It's been a while (roughly a year since I have posted anything substantial), and I am thankful for my readers who still have been inquiring about new posts. I prefer to post no content at all than hastily-created, half-hearted content. This past half year has required a lot of time and energy for academics, work, and travel, but I graduated college early and I'll have some time to myself this next spring at last - hopefully this will result in sharing significantly more (although any amount would be more than I have posted in the past year) writing and photos. At the end of this month I will be traveling solo to Hawaii and hope to use this time for setting new intentions.
Big Sur and Highway One in California have been a place of respite for me. A couple months ago, I ended up spending Thanksgiving weekend camping in Big Sur, and would not have rather spent it anywhere else - cooking one-skillet meals in a cast iron, waking up at sunrise to smoky morning light, drinking wine by the fire, and stopping by the mountain side bakery for a muffin are things I could happily do every day without tire.
Initially, when I moved to the outskirts of Los Angeles, I was repelled by the spread out and seemingly inaccessibility of the city. I did not understand how any metropolis that you had to drive at least fifteen minutes to even get groceries could be called a metropolis. Even more, I did not know how to drive and thus did not have a car for the first couple of years that I was here. Moving from Shanghai - a city with a large subway and taxi culture, I (like many others on their first visit) had been surprised by the sheer flatness and lack of public transportation in Los Angeles.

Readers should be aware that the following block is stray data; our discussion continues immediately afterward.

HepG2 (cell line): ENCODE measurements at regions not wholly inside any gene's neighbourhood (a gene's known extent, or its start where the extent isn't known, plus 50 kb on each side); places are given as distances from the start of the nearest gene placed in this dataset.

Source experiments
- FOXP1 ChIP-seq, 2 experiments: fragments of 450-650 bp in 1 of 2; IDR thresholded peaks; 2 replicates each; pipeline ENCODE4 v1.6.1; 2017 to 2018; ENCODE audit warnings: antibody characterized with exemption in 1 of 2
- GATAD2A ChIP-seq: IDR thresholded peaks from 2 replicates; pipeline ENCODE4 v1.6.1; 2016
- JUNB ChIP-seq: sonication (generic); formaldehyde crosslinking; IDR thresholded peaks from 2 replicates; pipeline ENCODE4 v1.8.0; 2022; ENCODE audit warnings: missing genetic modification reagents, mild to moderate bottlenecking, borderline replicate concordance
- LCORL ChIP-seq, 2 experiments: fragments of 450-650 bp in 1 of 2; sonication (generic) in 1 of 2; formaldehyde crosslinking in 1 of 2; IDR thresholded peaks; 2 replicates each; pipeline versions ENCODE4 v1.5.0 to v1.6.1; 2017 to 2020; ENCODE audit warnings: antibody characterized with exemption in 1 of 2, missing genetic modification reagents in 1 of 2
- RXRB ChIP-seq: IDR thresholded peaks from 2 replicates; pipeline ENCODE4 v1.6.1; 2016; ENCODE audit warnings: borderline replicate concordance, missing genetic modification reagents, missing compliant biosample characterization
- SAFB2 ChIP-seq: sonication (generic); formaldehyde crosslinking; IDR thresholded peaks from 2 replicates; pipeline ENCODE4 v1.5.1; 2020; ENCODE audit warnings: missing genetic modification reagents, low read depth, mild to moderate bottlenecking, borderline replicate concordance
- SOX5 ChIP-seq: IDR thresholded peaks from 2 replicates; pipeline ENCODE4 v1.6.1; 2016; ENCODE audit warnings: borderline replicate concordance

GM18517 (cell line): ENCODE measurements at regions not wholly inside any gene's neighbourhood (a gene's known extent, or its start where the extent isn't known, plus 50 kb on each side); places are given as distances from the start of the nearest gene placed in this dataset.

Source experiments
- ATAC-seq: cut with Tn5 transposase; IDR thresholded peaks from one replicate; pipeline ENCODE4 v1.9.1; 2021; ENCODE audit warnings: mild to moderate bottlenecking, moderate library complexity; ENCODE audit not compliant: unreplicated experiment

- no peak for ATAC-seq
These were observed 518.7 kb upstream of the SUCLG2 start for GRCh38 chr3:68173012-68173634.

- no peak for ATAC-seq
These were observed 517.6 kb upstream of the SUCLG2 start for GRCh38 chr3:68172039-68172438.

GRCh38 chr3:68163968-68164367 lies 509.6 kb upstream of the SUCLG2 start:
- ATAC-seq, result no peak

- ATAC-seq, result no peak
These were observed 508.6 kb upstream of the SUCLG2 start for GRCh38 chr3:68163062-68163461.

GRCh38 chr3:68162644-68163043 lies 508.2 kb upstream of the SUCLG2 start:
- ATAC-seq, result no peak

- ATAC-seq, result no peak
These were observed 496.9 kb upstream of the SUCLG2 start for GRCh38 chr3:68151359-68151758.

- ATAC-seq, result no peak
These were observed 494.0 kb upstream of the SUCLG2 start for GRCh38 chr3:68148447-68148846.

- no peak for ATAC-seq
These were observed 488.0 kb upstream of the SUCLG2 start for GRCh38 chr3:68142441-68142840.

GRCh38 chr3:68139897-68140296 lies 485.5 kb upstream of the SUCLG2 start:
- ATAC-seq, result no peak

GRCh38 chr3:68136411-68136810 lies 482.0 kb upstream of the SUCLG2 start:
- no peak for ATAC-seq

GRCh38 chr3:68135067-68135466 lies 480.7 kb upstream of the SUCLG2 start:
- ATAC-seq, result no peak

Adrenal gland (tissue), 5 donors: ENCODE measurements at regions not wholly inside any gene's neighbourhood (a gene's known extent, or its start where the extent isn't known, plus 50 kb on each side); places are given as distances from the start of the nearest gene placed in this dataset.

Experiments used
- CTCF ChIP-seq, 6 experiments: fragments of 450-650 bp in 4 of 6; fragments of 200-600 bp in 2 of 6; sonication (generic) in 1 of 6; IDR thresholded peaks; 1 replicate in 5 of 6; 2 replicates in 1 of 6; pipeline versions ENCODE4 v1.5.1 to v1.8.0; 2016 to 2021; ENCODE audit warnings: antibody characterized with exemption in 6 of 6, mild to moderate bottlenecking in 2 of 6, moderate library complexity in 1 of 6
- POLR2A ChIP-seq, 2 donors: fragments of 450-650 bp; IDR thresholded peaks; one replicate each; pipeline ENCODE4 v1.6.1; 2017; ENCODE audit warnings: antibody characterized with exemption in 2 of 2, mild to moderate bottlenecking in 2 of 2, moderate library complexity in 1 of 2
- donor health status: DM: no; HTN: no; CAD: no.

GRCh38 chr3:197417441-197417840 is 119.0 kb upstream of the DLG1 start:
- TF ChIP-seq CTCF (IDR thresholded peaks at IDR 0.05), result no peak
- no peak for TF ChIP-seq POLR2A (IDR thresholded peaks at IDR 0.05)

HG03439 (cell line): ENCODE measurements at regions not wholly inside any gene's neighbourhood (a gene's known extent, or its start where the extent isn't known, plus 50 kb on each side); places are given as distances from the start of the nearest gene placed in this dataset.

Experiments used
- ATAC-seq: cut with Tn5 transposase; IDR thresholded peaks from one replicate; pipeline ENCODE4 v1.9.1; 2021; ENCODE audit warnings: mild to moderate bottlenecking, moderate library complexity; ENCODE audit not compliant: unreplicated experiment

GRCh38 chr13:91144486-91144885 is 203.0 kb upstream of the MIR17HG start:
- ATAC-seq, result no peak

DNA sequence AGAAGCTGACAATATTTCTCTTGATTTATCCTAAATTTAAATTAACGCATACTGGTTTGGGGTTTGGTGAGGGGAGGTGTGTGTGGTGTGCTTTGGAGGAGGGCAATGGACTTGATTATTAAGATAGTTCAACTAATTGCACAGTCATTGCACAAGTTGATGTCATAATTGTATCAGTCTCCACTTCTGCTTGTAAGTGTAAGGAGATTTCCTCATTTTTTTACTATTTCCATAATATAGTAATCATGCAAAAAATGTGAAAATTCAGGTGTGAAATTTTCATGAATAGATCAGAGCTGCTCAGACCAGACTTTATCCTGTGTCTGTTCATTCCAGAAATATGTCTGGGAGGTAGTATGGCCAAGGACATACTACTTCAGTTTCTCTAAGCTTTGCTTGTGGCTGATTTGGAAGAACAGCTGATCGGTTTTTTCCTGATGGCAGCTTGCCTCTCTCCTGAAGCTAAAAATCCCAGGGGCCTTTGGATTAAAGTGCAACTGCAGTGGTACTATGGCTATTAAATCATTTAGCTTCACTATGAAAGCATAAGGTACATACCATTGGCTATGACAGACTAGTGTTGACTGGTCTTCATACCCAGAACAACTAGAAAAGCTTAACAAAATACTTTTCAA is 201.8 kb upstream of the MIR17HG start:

I was certain that after my studies I would move to New York - yet these past three years have resulted in a gradual sort of falling in love with not necessarily Los Angeles, but California, and its varying landscapes and the weather that allows for such variety in landscapes. I would like to call it Los Angeles' redeeming point: the extension of the city - not that I dislike it anymore, but I still dislike the inaccessibility. Regardless of the inaccessibility, there are very few places in the world that offer the desert, the mountains, the forest, and the ocean in one space - with a proximity that allows for you to somewhat feasibly visit all in one day if you really wanted to.
For this reason, I find myself repeatedly gravitating toward any of these geographical beauties whenever I have a long weekend to myself. Big Sur, in offering the bounties of both the ocean and the mountains, has been a favorite, in addition to Ojai and Joshua Tree. I cannot see myself leaving California at this point in my life. It is difficult to imagine a lifestyle without frequent hikes, the sun, daily farmer's market trips, and easy road trips out of town - all of which Los Angeles never cease to provide. What I realized in moving here is that falling for somewhere you initially did not like is so much more rewarding and meaningful than moving somewhere based on your initial likes and dislikes - it allows for tastes to evolve and a certain kind of open-mindedness. So if you currently do not like where you are - do not fret, you may very well come to like it as long as you let yourself navigate and explore your city.